Mila Voss is dead. That’s what the team hired to terminate her had reported, and that’s how her file had been marked. Dead. Six years now. So why did she suddenly show up on a hotel’s security camera in Dar es Salaam, Tanzania? Those who’d paid for her elimination are more than a little curious.
One person should know what happened—Jonathan Quinn, one of the best cleaners in the business, the man who’d been tasked with the disposal of her body. Only Quinn isn’t exactly easy to get ahold of these days, and he may not be willing to share the answer.
©2012 Brett Battles (P)2012 Audible, Inc.
I absolutely love every book in the Quinn series so far. I am excited to drive to work and hope every day thanks to them.
Only thing to add to my last review is that I start listening to these stories and can hardly bear to stop.
The Jonathan Quinn series keeps humming right along. As ever, The Destroyed is a great action story with interesting characters. This was near impossible to put down until I read the last page.
The story delves into a subject I would rather think was not even remotely factual. The ethics of people who clean up the crime scene to remove all evidence of clandestine murder. I listened to the story for Scott Brick's excellent narration. He can bring any story to life.
Tell us about yourself!
Brett Battles does it again. Cleaning up crime scenes, closing their loose ends, and a prequel created a need/opportunity for Jonathan Quinn to do something different.
Quinn has retreated from civilization and finds respite doing the basics. Then Mila Voss, a job he had supposedly cleaned, shows up on a security feed. Everyone involved in the job is under scrutiny. Associates find Quinn and everyone works to sort out the mess. It is not, of course, a straightforward task.
Job completed, they all return to their current lives, and we await the next chapter.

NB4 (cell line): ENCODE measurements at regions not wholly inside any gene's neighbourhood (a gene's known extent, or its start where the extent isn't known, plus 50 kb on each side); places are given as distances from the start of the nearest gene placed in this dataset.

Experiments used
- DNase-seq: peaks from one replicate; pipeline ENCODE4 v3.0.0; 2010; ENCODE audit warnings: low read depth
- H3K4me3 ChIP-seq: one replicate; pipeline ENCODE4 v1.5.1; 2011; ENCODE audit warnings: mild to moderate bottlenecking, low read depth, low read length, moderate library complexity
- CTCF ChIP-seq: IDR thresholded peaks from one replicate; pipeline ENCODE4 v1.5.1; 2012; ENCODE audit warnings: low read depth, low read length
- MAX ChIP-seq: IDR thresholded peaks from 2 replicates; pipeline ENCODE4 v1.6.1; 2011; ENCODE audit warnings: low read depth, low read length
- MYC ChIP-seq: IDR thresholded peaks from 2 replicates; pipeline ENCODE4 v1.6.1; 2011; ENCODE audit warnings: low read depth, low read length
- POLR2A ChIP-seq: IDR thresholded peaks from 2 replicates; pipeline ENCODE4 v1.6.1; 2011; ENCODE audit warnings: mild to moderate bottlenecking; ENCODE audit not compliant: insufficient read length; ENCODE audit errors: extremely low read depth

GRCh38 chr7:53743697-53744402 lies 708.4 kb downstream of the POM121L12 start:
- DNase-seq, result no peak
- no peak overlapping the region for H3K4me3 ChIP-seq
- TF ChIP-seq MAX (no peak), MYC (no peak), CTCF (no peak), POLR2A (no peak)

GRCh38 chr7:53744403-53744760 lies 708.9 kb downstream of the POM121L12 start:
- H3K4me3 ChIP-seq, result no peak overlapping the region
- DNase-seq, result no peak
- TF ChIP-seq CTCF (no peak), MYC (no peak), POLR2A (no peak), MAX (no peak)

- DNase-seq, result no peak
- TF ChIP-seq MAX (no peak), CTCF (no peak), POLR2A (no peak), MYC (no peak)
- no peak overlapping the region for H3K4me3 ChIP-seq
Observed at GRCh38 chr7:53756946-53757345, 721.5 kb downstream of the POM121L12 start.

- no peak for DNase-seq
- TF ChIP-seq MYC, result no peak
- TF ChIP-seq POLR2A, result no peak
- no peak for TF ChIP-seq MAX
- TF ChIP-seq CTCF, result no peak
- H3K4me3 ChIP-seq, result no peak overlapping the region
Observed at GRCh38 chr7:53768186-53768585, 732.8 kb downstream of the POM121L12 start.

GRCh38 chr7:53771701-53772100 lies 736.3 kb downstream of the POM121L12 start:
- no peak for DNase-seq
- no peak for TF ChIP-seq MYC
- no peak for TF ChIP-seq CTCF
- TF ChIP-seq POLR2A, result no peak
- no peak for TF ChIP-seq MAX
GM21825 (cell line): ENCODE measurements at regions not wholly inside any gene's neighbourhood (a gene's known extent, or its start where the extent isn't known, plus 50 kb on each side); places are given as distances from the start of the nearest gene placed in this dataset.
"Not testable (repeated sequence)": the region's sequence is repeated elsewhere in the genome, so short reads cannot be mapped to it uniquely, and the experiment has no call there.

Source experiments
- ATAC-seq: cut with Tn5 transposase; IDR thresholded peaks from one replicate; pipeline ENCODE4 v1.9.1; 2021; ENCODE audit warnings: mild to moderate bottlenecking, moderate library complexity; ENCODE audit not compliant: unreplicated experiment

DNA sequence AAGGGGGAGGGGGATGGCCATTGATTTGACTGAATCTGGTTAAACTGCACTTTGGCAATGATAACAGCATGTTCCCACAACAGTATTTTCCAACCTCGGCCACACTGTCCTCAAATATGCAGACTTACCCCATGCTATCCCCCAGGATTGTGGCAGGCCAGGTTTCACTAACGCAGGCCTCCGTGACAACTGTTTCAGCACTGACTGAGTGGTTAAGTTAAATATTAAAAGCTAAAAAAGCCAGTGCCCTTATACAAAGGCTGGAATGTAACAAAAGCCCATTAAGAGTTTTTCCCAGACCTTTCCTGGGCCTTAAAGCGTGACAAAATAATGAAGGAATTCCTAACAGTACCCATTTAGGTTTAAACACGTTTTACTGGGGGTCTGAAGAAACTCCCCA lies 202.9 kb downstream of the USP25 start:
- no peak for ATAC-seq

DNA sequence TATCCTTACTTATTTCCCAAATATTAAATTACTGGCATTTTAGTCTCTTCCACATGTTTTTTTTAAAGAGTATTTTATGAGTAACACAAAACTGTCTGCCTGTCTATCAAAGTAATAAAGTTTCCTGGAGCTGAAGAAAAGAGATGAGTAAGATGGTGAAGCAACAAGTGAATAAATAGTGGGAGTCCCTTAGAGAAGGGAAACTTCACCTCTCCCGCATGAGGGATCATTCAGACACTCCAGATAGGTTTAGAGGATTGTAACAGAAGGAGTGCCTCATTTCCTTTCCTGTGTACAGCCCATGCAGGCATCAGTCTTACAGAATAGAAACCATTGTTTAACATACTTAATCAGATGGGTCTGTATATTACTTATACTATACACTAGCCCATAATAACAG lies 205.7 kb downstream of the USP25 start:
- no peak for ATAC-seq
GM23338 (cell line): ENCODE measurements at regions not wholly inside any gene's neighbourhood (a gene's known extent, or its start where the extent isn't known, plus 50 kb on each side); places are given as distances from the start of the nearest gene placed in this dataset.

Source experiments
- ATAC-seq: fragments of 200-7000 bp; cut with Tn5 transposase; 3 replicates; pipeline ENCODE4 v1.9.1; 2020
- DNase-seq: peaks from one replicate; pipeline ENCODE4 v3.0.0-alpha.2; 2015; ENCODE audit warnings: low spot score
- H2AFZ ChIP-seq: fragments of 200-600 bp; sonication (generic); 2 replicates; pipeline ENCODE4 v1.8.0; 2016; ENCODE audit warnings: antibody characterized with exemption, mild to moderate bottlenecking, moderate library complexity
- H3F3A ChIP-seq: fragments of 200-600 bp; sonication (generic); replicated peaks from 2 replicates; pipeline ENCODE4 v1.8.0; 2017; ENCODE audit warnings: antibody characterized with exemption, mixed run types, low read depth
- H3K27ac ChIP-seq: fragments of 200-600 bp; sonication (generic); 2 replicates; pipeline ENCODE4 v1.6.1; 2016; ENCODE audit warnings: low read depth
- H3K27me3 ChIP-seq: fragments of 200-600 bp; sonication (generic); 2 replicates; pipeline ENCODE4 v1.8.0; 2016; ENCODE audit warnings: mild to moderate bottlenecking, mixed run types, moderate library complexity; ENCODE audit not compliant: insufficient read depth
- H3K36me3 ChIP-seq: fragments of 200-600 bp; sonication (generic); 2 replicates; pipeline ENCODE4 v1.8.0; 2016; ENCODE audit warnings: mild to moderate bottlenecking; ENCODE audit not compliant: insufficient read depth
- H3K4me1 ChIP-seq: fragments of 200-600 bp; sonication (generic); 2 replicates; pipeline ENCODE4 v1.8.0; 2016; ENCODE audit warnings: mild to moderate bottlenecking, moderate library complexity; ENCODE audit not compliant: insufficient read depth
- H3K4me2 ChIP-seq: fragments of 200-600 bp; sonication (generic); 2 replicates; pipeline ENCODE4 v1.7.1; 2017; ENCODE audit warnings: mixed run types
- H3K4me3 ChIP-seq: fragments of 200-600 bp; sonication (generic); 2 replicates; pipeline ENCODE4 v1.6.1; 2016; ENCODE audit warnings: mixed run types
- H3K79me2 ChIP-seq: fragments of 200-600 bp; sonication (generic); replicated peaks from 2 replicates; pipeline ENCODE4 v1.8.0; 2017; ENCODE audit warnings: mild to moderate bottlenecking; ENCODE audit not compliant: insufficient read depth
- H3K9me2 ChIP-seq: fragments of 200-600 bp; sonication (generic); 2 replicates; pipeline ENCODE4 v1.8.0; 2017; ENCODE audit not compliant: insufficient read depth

Scott Brick is the perfect narrator for this series.
The continuity from book one and book two. This book keeps the characters real and exciting.
This was the first Brett Battles book for me, and it was very good. If you are a fan of Lee Child, DeMille or some of Ludlum's excellent early work, I am sure you will like The Destroyed. I am looking forward to Battle's other work. As usual Scott Brick is fantastic as the narrator.
I listen to and have recently started to write reviews. I've found the reviews have helped me to select books.
Absolutely! A novel that keeps you reading, want to keep reading until the end.
Yes! Needed to understand what his reasoning was to lead him to such a decision.
Yes. I enjoy his reading of this series. I'm able to read each book in the series and I know that that the characters will sound the same as the previous one.
There were many. Some more so than others. That's what makes his novels worth listening to.
The characters are well developed. The action keeps you wanting to read more.
I stuck with it to the end, so the plot was adequately engaging. And I liked the world travel. But it's the first and last book I'm reading by this author. If the story is supposed to reflect the thoughts or conduct of intelligence operatives, then I'd worry about the intelligence of the people involved. For example, undetected in a detention facility, Our Hero the agent overhears one guard saying to another, "If there are any requests, the answer is no." Our Hero thinks this might mean that the guards are going to see a prisoner, but he pauses to acknowledge that the evidence isn't conclusive. I thought, "How does he make it through a typical day, if he needs more conclusive proof of the obvious?"
The book felt like a Young Adult novel, where a young man repeatedly insists that he is not a boy anymore, and demands the respect of his mentor. It also shared a YA approach to emotion -- if your buddy is killed in action, then you're allowed to have big feelings, but mostly just focus on your Very Important duty.
If we accept a world where supposedly noble people kill without even asking why, then I guess morality is out the window. And if we venerate a world where people suppress emotions, then I suppose they'll stop to have silly conversations about whether someone was an ex-girlfriend, when regular people would be focused on avoiding death or capture.
Possible-spoiler alert: I can't figure out why we should respect protagonists who express no awareness of the idea of human rights, but who then become shocked at the violation of an American's rights. Perhaps in their world, doing the same acts to a non-American would have been fine. Ugh. Finally, the bad guys don't get as much come-uppance as I like for vengeance fantasy.
It's great that other readers really get into this series. I just don't enjoy feeling smarter than "expert" characters.
Report Inappropriate Content
If you find this review inappropriate and think it should be removed from our site, let us know. This report will be reviewed by Audible and we will take appropriate action.